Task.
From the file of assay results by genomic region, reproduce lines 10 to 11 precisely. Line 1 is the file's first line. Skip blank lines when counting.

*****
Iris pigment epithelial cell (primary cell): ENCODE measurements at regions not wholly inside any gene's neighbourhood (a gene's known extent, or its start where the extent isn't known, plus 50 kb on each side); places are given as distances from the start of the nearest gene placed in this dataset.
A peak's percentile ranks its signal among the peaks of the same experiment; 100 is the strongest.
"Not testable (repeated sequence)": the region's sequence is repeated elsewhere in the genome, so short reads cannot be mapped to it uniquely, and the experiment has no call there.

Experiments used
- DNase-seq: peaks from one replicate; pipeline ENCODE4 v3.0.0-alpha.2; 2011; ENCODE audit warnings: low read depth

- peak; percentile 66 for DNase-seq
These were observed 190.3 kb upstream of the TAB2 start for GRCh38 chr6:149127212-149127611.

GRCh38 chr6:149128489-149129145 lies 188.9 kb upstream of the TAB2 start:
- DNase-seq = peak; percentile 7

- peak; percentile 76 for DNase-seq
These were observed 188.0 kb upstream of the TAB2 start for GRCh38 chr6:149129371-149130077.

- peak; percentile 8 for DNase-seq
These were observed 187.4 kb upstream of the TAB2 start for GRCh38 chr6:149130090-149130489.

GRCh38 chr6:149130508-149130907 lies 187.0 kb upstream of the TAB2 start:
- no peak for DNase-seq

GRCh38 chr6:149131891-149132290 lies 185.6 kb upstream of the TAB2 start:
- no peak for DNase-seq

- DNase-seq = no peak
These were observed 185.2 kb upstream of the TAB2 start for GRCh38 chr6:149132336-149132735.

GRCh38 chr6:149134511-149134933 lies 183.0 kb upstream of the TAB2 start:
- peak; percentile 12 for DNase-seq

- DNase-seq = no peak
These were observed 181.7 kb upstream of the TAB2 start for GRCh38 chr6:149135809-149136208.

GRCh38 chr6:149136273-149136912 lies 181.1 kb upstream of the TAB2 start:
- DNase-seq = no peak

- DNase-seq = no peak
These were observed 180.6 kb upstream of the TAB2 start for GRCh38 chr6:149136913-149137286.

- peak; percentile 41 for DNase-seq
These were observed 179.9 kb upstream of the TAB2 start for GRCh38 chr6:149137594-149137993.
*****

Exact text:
- peak; percentile 76 for DNase-seq
These were observed 188.0 kb upstream of the TAB2 start for GRCh38 chr6:149129371-149130077.